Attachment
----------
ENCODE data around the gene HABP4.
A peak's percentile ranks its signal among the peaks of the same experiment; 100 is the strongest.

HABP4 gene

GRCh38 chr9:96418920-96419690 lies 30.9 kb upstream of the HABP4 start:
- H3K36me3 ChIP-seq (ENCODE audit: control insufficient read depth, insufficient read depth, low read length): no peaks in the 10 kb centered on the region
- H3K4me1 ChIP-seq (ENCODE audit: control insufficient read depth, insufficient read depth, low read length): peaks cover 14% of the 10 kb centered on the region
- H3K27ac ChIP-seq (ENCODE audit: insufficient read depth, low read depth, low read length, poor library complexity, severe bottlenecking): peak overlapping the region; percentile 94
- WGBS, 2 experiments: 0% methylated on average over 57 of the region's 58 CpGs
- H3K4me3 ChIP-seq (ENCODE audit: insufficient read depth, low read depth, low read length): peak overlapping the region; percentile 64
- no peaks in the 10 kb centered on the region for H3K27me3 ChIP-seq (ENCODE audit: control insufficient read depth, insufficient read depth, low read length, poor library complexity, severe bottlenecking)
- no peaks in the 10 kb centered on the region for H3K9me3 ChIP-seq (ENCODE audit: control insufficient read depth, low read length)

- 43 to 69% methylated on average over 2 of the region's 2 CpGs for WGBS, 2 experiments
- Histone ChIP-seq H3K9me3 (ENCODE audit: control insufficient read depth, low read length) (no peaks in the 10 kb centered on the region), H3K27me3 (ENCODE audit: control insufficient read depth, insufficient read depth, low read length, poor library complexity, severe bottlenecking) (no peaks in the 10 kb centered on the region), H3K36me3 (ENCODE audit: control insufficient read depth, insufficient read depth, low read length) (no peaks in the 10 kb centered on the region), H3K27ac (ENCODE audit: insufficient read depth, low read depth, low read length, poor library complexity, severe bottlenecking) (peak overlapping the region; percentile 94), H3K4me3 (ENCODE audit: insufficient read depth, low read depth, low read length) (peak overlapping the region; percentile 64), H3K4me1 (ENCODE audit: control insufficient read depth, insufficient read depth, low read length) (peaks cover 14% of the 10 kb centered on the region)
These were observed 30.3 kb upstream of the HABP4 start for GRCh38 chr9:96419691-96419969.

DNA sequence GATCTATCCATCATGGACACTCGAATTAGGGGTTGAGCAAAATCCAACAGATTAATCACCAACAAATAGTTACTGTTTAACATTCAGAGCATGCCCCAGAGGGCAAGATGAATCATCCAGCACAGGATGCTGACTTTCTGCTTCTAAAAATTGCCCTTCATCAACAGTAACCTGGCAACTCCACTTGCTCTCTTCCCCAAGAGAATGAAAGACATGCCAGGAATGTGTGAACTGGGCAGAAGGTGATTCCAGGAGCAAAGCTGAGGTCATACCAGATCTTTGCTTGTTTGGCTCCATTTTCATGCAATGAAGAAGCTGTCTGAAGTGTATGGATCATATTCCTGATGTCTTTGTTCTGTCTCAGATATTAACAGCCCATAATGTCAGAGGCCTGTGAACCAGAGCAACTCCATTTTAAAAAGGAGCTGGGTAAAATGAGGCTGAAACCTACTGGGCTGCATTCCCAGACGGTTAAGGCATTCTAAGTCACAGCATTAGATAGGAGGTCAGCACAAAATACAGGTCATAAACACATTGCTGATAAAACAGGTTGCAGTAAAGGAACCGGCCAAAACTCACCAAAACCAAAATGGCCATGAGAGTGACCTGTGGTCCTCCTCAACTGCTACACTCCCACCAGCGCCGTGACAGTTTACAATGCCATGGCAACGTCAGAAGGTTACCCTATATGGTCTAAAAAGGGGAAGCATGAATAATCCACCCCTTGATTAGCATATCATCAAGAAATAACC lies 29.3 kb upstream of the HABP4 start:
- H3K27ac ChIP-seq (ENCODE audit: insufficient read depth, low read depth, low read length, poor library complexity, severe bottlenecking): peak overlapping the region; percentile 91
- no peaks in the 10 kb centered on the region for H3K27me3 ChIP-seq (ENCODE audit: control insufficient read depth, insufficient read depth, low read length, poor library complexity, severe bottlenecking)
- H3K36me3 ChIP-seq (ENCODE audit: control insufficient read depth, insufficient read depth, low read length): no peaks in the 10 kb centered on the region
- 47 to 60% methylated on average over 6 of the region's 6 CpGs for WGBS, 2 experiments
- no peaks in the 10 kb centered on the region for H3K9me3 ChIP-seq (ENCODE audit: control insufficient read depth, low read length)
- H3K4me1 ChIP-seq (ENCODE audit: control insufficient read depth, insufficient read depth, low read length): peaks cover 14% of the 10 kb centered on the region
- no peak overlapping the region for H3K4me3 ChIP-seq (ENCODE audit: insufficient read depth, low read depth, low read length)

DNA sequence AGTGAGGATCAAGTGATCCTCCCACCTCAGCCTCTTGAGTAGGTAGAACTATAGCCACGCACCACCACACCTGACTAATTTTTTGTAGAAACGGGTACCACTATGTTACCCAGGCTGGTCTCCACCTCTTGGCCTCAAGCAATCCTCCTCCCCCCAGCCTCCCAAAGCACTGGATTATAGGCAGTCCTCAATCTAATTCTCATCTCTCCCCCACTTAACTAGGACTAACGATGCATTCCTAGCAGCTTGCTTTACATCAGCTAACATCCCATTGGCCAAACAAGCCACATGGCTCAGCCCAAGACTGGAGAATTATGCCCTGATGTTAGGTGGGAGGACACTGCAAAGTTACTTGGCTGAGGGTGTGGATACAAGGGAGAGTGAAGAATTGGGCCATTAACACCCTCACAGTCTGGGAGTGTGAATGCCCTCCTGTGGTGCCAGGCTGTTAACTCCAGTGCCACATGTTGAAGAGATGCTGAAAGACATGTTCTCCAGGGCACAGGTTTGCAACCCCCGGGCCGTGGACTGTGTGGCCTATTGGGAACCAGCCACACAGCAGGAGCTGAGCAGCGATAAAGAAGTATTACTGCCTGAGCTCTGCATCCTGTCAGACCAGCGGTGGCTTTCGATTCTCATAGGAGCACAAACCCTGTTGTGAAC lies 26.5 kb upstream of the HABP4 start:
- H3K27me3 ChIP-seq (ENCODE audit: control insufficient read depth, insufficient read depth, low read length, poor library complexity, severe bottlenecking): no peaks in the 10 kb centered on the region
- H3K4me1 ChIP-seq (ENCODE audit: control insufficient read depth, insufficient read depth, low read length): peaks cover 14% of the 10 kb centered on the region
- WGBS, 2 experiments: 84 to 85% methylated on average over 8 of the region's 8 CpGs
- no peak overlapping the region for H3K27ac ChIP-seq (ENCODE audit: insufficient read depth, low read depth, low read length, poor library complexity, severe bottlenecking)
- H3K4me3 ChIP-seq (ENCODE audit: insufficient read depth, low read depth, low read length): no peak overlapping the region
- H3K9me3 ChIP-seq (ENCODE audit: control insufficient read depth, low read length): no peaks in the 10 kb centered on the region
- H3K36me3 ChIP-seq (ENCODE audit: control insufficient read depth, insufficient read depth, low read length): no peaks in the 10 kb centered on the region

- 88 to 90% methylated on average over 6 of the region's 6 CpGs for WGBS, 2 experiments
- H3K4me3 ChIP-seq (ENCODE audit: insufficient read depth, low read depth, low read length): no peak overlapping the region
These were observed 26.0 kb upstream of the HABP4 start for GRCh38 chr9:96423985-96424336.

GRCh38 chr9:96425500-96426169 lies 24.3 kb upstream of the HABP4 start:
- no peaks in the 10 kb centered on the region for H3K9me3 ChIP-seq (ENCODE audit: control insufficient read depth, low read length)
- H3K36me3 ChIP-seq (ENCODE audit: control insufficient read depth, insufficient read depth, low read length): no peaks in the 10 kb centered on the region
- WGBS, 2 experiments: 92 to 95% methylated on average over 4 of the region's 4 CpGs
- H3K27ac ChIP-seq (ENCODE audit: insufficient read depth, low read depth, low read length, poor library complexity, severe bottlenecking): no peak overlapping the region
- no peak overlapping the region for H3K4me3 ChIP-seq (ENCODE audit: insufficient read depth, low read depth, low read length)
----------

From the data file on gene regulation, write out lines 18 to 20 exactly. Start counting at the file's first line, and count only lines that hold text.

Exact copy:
- H3K36me3 ChIP-seq (ENCODE audit: control insufficient read depth, insufficient read depth, low read length): no peaks in the 10 kb centered on the region
- 47 to 60% methylated on average over 6 of the region's 6 CpGs for WGBS, 2 experiments
- no peaks in the 10 kb centered on the region for H3K9me3 ChIP-seq (ENCODE audit: control insufficient read depth, low read length)